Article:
cooling system flush

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  #1  
Old 07-01-12, 09:19 AM
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cooling system flush

I'm planning on "back flushing" my cooling system using one of those Prestone flush n fill kits where a T is installed onto the heater inlet hose to which a garden hose is then attached and the system is flushed out through the top of the radiator, the method described here: How to Backflush a Vehicle's Coolant System | DoItYourself.com
My question is in regard to the opening of the thermostat if this method is followed. If cold water is continually running through the garden hose into the system while the engine is running, won't the thermostat stay closed and prevent full circulation through the whole system? I've probably got a misunderstanding of the coolant flow and how this works exactly, so perhaps somebody could comment/explain to help un-confuse me about this? thanks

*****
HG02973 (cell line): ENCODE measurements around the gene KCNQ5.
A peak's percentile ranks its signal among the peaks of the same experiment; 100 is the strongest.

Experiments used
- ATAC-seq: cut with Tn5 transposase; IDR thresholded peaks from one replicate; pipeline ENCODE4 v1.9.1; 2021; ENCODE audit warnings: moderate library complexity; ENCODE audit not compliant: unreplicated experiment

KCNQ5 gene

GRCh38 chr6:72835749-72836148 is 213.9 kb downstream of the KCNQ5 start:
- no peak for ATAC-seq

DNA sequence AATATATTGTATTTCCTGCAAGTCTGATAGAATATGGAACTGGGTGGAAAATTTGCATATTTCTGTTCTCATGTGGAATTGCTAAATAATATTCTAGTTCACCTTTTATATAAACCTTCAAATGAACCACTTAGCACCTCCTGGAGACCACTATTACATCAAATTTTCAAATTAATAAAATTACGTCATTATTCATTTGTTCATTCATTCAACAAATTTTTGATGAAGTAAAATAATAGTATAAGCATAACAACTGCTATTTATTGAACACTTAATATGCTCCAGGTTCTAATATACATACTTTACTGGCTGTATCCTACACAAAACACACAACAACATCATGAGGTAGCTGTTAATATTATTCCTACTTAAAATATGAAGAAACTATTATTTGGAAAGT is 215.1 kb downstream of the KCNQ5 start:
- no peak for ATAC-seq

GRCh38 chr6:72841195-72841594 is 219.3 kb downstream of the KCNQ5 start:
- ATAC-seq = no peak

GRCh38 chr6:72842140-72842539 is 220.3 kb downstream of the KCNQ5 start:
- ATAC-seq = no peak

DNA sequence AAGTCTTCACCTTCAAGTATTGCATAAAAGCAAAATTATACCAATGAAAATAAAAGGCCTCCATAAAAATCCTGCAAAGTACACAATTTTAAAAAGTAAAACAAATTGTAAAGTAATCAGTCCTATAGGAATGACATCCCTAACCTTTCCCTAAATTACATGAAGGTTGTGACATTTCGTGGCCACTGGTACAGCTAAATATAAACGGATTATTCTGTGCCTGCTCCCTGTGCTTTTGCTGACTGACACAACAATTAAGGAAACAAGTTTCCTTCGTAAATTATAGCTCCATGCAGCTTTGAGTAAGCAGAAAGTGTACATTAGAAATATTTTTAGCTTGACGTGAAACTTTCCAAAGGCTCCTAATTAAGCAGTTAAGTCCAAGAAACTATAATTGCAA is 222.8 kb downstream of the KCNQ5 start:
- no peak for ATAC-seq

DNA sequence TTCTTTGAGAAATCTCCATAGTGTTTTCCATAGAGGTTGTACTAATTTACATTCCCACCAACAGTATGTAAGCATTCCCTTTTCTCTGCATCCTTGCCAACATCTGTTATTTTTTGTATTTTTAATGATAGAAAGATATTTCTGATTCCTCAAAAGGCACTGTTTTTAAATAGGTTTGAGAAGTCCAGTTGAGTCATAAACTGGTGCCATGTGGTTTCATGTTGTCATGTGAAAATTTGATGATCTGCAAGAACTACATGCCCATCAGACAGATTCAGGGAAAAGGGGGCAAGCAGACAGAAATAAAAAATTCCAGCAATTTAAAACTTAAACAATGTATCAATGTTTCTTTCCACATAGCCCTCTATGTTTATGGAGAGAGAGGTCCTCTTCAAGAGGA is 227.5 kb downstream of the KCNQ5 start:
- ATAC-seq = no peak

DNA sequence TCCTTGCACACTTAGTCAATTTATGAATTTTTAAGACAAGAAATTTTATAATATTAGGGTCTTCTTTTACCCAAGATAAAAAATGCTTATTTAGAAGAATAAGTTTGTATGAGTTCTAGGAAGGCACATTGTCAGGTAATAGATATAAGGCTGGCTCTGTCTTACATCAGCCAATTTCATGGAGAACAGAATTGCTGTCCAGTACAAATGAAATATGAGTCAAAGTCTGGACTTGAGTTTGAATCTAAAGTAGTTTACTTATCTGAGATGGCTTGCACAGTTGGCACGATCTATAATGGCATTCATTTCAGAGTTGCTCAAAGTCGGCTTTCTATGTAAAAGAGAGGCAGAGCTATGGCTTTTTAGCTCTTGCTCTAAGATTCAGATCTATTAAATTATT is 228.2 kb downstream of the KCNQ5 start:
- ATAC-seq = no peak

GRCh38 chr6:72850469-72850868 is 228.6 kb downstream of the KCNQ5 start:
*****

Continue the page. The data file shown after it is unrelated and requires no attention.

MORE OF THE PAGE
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  #2  
Old 07-01-12, 05:03 PM
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The water pump pumps water past the thermo and dumps it into the rad. With the thermo closed theoreticly the fluid would have to go in the other side/bottom of the rad and do the most good. I am not a big fan of this type flushing,but at least you will get the coolant changed.
 
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Old 07-01-12, 05:29 PM